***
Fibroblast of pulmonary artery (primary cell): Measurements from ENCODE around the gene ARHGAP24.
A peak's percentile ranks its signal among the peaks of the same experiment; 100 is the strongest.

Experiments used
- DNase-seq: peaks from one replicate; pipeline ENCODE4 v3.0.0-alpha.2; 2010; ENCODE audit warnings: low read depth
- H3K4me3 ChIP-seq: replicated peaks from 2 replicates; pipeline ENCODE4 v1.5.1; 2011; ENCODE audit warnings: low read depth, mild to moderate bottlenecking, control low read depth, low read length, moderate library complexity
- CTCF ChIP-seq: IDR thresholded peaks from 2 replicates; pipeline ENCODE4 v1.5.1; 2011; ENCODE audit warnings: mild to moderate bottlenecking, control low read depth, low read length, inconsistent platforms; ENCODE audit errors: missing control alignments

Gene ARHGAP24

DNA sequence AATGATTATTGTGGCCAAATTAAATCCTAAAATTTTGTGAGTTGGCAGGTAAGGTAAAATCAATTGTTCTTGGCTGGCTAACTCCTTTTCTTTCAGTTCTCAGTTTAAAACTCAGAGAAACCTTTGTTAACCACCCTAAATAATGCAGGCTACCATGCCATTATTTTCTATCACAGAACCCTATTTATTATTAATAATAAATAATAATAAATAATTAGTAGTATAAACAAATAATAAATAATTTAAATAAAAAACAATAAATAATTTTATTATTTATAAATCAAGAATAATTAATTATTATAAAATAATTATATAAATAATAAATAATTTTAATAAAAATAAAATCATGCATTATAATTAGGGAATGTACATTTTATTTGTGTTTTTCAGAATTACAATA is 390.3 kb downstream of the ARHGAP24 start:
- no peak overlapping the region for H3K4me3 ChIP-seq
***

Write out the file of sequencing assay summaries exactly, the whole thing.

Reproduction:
Fibroblast of pulmonary artery (primary cell): Measurements from ENCODE around the gene ARHGAP24.
A peak's percentile ranks its signal among the peaks of the same experiment; 100 is the strongest.

Experiments used
- DNase-seq: peaks from one replicate; pipeline ENCODE4 v3.0.0-alpha.2; 2010; ENCODE audit warnings: low read depth
- H3K4me3 ChIP-seq: replicated peaks from 2 replicates; pipeline ENCODE4 v1.5.1; 2011; ENCODE audit warnings: low read depth, mild to moderate bottlenecking, control low read depth, low read length, moderate library complexity
- CTCF ChIP-seq: IDR thresholded peaks from 2 replicates; pipeline ENCODE4 v1.5.1; 2011; ENCODE audit warnings: mild to moderate bottlenecking, control low read depth, low read length, inconsistent platforms; ENCODE audit errors: missing control alignments

Gene ARHGAP24

DNA sequence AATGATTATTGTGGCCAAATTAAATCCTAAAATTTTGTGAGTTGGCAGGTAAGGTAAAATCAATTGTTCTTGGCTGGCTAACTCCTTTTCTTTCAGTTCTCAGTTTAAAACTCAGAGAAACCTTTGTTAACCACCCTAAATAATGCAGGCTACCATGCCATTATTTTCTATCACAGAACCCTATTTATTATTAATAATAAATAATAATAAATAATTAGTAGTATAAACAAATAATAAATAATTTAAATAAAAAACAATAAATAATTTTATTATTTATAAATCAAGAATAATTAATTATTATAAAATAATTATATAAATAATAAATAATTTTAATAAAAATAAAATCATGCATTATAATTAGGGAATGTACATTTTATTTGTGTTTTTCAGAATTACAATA is 390.3 kb downstream of the ARHGAP24 start:
- no peak overlapping the region for H3K4me3 ChIP-seq